Shouts of “this is what democracy looks like” could be heard from Union Square to 56th street as thousands of New Yorkers marched on Wednesday night to protest Donald Trump’s election as President of the United States. Protesters of all ages carried signs and chanted for the nearly one-hour walk to the Trump Tower on 5th Avenue.
The protest was organized by Socialist Alternative, who, according to their website, is a national organization fighting against the injustices and exploitation that people face everyday.
Daniel Kroop is a member of SA and helped organize the rally. He said that the the event was planned in the early hours of the morning, and other branches of SA have planned similar events.
“We called for marches and rallies and protests across the country to show the need to unite and fight against Trump’s hateful agenda,” Kroop said. “In general, we’re just trying to collect forces of working people and other people to fight back against this terrible Trump presidency.”
The protesters blocked traffic as they swarmed the streets, causing NYPD to threaten to arrest anyone obstructing traffic. This prompted the group to begin chanting, “Whose streets? Our streets.”
Protesters from NYU said they felt a duty to protest the election’s outcome.
“I went to the rally because I feel increasingly compelled to move, to be active, to actively take part in the change I want to see,” CAS freshman Allie Monck said. “I think those of us who have the time and energy to do something have an obligation to do so.”
When the rally arrived outside the Trump Tower, chants began to focus more on controversial topics from Trump’s campaign such as his stance on refugees, past comments about women and his perspective on religious and racial equality. The chant “Sí se puede” deafened onlookers for almost a minute straight.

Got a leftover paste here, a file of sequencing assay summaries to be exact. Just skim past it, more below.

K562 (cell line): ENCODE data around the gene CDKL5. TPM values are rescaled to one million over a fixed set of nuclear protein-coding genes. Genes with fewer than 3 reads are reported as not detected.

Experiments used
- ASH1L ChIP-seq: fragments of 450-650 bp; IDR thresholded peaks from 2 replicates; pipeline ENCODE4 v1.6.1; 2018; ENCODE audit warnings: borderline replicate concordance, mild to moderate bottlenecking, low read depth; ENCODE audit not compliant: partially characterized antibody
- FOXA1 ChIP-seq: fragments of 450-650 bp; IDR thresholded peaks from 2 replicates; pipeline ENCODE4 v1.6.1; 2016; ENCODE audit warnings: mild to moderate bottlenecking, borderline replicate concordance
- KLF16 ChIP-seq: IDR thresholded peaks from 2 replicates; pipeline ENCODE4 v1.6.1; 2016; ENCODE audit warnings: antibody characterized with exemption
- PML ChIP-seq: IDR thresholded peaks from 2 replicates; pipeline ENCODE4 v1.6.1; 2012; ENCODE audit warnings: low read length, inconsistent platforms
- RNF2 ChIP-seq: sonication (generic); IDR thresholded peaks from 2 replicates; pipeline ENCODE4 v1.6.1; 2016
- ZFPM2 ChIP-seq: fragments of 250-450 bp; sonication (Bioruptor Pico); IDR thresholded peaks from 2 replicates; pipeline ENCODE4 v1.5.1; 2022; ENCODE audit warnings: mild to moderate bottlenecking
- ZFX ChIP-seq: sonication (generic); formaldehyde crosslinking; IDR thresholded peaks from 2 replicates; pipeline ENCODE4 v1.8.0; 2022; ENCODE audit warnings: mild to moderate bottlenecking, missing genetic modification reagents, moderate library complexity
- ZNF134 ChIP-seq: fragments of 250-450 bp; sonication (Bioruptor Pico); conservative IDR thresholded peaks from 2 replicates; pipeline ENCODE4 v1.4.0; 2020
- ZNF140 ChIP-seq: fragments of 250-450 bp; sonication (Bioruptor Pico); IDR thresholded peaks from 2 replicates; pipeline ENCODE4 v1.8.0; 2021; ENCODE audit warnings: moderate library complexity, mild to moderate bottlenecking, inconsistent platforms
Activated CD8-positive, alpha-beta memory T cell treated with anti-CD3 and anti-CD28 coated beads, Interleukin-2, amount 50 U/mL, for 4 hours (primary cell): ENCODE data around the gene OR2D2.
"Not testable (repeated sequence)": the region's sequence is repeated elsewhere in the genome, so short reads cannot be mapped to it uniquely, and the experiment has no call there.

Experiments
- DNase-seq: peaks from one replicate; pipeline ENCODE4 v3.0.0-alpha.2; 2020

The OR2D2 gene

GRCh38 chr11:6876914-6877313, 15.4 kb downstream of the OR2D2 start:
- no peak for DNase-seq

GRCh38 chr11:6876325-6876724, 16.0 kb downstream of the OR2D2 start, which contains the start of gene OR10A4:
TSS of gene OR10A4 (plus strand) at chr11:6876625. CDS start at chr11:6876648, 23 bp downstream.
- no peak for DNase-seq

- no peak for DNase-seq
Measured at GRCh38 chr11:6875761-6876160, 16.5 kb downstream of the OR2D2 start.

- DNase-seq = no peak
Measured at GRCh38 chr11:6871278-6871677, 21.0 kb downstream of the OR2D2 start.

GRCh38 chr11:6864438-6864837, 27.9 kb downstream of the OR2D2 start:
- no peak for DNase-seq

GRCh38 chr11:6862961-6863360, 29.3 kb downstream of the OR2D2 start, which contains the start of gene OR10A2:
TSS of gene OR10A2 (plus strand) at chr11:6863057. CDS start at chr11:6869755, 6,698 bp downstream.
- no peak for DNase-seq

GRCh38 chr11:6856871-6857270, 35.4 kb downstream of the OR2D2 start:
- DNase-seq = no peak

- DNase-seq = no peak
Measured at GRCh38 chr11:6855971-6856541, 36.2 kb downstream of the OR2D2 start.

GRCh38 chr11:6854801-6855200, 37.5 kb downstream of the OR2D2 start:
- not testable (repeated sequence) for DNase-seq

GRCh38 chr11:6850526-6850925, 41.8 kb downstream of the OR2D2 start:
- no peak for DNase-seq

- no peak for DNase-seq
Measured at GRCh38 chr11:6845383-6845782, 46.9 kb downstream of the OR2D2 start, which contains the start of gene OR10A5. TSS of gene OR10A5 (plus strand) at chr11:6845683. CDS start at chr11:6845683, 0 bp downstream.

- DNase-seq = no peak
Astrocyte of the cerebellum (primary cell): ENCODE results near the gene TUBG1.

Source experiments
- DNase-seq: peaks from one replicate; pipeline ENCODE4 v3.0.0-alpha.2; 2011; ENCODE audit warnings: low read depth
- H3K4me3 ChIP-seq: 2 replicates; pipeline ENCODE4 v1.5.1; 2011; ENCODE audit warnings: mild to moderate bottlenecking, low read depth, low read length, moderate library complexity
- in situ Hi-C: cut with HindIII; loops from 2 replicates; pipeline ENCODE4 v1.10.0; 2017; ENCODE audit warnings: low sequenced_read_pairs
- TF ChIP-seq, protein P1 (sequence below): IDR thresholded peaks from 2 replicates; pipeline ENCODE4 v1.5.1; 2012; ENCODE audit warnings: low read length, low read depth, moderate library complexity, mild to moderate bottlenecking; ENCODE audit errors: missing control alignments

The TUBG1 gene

Steinhardt freshman Tina Zhou said that although she isn’t from the United States, she has been following the election very closely and was upset by the result last night. She felt that to be around other like-minded people would soften the blow of this surprising decision for her.
“As horrible as I felt, I imagined my American friends must have felt much, much worse,” Zhou said. “I felt that going to the rally with my friends was the least I could do to offer some support.”
Zhou said that she is completely appalled by Trump and can’t comprehend how he was even qualified to be considered a presidential candidate in the first place.
“He was barely a successful businessman with no political experience. At least Clinton is a properly qualified candidate, with almost 40 years of a political career,” Zhou said. “[Trump’s] scandals are literally uncountable: sexual assault, blatant racism, refusing to pay his workers, you name it — normally one piece of such news would suffice to destroy a candidate, yet such a large majority of the country is still willing to vote this man to lead their nation.”
CAS freshman Jordan Hirn said that although he was disappointed in the election’s result, he found solidarity by going to the protest.
“It was cool to be around everyone who felt the same way,” Hirn said. “The vibe was really cool, and it was pretty fun to walk in the street and have taxi cabs honk because they agree or have people scream ‘fuck you’ because they disagree.”
In a last-ditch effort, protesters hope that the backlash against Trump’s victory can potentially change the outcome of the election.
“The electoral votes aren’t official until around December 19,” Hirn said. “So big rallies like this and the ones that are across the country right now do have an impact and can, even though it’s a small probability, sway the election and get Trump out of the White House, because he doesn’t deserve to be there.”
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